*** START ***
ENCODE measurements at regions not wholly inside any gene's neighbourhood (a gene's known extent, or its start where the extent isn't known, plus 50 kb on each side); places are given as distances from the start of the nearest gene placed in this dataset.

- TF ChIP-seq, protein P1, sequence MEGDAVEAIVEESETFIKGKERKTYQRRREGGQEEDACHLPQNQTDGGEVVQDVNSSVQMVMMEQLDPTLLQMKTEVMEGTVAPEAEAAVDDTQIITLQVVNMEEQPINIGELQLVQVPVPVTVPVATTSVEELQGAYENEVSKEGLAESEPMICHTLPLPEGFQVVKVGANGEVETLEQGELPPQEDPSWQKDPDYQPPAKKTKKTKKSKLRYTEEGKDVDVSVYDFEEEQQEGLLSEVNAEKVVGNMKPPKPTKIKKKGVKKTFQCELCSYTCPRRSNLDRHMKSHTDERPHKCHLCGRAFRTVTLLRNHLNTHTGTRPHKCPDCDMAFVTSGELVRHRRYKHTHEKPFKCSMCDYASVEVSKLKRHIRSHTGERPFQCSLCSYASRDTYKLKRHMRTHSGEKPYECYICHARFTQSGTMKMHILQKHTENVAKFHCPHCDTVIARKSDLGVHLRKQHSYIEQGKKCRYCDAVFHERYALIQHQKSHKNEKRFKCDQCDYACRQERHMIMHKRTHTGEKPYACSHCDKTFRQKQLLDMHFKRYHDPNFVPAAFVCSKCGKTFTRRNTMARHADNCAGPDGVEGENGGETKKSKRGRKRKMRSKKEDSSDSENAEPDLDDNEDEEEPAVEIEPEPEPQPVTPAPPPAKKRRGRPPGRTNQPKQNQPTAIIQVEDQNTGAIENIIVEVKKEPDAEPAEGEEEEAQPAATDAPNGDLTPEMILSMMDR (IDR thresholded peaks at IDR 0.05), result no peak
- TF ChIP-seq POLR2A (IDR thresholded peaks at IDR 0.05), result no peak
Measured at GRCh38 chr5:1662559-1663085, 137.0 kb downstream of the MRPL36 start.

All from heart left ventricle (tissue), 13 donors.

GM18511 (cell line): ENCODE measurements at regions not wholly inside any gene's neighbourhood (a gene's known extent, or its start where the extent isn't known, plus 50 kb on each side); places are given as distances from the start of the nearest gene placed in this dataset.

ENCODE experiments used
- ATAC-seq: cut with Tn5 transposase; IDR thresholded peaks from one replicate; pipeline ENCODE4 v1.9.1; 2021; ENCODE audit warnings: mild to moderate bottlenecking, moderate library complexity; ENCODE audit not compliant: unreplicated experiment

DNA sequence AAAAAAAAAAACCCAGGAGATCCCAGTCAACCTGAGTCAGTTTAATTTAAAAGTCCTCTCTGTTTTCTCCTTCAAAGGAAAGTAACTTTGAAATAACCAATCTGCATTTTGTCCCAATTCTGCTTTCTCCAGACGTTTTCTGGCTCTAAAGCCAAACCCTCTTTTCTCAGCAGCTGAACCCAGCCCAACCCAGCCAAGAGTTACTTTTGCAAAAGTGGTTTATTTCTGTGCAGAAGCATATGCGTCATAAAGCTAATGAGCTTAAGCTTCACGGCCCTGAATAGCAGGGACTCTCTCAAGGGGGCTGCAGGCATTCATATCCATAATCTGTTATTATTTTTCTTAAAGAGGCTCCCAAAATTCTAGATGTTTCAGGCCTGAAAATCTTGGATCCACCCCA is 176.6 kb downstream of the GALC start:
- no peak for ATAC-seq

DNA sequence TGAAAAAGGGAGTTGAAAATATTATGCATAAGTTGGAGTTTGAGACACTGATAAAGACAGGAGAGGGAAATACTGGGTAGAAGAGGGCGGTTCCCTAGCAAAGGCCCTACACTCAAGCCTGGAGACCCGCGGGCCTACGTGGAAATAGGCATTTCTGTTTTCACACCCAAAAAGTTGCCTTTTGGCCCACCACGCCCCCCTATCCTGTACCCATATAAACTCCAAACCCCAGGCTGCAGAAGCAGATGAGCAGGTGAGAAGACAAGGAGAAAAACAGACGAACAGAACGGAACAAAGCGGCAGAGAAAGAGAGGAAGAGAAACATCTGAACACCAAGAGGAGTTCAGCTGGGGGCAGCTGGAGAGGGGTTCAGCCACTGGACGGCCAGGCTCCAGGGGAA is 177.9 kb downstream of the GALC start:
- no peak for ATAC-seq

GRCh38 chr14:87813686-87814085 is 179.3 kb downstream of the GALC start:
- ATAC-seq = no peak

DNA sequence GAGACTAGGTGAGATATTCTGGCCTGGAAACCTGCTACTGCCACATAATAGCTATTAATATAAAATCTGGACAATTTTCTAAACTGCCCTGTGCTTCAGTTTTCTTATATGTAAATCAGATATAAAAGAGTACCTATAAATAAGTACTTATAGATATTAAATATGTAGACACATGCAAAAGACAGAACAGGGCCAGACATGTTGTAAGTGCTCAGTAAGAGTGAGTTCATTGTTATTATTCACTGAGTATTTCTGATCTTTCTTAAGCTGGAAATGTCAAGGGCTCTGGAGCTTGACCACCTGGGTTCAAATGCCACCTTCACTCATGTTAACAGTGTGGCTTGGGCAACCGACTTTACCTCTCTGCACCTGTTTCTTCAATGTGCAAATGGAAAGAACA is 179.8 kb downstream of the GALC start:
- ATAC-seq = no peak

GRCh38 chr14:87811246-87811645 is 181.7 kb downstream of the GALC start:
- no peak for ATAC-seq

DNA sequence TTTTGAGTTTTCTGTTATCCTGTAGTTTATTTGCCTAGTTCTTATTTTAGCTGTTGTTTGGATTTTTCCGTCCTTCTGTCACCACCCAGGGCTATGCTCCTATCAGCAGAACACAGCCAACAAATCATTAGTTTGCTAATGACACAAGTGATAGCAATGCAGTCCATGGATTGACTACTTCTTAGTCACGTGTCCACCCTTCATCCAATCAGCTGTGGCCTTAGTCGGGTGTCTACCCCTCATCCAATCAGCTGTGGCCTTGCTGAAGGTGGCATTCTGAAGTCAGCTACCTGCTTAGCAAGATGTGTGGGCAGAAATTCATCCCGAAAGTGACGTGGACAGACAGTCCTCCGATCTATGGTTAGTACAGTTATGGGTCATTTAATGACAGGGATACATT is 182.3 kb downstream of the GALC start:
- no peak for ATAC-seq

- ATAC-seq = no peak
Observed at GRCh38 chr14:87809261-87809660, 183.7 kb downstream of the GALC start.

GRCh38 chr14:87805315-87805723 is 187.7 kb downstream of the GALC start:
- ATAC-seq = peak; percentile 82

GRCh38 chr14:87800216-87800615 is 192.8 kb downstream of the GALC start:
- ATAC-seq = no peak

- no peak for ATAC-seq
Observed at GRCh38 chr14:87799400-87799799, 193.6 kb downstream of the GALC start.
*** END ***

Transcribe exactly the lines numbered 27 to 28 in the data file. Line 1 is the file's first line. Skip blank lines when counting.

- no peak for ATAC-seq
Observed at GRCh38 chr14:87799400-87799799, 193.6 kb downstream of the GALC start.